The upcoming worldwide workforce reckoning that artificial intelligence is expected to bring will happen much sooner than many experts predict, the former president of Google China told CNBC on Monday.
Kai-Fu Lee, now chairman and CEO of Sinovation Ventures, believes that about half of all jobs will disappear over the next decade and be replaced with AI and the next generation of robots in the fastest period of disruption in history.
“AI, at the same time, will be a replacement for blue collar and white collar jobs,” said Lee, a renowned Chinese technologist and investor who held positions at Apple and Microsoft in addition to Alphabet’s Google. But white collar jobs will go first, he warned.
“The white collar jobs are easier to take because they’re pure a quantitative analytical process. Reporters, traders, telemarketing, telesales, customer service, [and] analysts, there can all be replaced by a software,” he explained on “Squawk Box.” “To do blue collar, some of work requires hand-eye coordination, things that machines are not yet good enough to do.”
“The white collar jobs are easier to take because they’re pure a quantitative analytical process”
Lee knocked down an argument that the jobs lost will create new ones to service and program AI and robots. “Robots are clearly replacing people jobs. They’re working 24 by 7. They are more efficient. They need some programming. But one programer can program 10,000 robots.”
Besides taking jobs beyond factory floors, robots and AI are already starting to takeover some of the mundane tasks around people’s homes. Lee pointed to the Amazon Echo as an example.
“The robots don’t have to be anthropomorphized. They can just be an appliance,” he said. “The car that has autonomous driving is not going to have a humanoid person [driving]. It’s just going to be without a steering wheel.”
Lee said that while economic growth “will go dramatically up because AI can do so many things so much more faster” than humans, it’ll force everyone to rethink the practical and social impact of fewer jobs. “If a lot of people will find happiness without working, that would be a happy outcome.”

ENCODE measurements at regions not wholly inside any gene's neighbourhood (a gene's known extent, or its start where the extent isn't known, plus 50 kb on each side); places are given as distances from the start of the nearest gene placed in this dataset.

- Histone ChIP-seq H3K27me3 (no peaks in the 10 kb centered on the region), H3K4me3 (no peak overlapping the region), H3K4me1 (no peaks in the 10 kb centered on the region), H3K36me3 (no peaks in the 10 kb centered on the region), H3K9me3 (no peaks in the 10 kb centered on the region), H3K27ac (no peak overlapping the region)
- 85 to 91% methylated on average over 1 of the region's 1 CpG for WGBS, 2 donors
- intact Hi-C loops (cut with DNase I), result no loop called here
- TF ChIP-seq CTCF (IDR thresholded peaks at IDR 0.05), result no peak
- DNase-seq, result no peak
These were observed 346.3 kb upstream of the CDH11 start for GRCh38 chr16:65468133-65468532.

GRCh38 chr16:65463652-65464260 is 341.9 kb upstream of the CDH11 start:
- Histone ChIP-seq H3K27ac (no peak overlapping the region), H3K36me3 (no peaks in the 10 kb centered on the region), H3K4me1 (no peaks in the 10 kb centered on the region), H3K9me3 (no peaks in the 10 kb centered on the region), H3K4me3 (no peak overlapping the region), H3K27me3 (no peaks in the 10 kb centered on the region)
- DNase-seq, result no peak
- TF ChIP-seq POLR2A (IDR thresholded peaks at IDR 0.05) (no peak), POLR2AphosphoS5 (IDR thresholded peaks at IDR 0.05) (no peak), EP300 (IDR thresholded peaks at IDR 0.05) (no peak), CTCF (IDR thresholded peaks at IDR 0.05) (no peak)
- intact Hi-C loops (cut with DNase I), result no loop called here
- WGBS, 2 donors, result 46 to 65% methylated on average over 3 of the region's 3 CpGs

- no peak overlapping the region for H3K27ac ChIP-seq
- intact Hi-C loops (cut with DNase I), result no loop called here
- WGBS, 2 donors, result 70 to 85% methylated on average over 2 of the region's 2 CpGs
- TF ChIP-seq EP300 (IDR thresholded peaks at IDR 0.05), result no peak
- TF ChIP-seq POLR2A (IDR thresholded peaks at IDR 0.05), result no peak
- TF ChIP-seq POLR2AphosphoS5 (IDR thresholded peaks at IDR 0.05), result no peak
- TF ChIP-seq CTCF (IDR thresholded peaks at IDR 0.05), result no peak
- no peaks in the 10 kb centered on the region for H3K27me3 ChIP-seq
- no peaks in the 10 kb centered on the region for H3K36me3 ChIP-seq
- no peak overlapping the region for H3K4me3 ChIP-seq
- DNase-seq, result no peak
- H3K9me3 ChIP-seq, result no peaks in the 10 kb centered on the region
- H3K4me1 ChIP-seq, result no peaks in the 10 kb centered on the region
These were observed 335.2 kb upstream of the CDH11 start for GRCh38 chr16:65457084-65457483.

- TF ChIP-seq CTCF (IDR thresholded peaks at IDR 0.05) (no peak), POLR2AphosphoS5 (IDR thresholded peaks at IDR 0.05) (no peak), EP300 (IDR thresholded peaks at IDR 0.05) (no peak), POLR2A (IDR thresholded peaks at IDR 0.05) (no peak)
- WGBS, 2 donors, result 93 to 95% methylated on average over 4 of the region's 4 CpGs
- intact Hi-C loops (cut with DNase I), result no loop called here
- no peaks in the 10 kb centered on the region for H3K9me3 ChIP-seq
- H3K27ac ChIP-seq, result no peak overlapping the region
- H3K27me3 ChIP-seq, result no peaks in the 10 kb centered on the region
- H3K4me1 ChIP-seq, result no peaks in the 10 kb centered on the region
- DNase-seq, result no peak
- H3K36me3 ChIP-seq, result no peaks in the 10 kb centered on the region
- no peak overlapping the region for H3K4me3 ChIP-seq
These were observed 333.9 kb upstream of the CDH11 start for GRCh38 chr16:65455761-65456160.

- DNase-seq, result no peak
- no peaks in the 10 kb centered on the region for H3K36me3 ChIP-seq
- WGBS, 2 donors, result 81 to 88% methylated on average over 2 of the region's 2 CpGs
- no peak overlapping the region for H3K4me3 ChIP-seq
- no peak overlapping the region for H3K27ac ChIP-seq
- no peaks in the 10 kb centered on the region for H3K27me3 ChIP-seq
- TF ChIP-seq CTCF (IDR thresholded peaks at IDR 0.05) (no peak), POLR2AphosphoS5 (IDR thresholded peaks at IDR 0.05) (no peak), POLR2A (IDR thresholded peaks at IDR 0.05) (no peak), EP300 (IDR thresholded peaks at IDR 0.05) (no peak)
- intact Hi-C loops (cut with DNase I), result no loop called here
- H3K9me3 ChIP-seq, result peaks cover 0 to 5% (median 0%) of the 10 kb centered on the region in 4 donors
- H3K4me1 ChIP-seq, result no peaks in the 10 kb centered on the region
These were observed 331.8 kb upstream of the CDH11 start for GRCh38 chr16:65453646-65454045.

But in a Washington Post op-ed last month, Lee argued against universal basic income, the idea of governments providing a steady stipend to help each citizen make ends meet regardless of need, employment status, or skill level. UBI is being bandied about as a possible solution to an economy that won’t have nearly enough jobs for working-age adults.
“The optimists naively assume that UBI will be a catalyst for people to reinvent themselves professionally,” he wrote. It may work among Silicon Valley and other highly motivated entrepreneurs, he added, “but this most surely will not happen for the masses of displaced workers with obsolete skills, living in regions where job loss is exacerbated by traditional economic downturn.”
Lee sees a different plan of action. “Instead of just redistributing cash and hoping for the best … we need to retrain and adapt so that everyone can find a suitable profession.”
Some of the solutions he offered in his commentary include developing more jobs that require social skills such as social workers, therapists, teachers, and life coaches as well as encouraging people to volunteer and considering paying them.
Lee wrote, “We need to redefine the idea of work ethic for the new workforce paradigm. The importance of a job should not be solely dependent on its economic value but should also be measured by what it adds to society.”
“We should also reassess our notion that longer work hours are the best way to achieve success,” he concluded.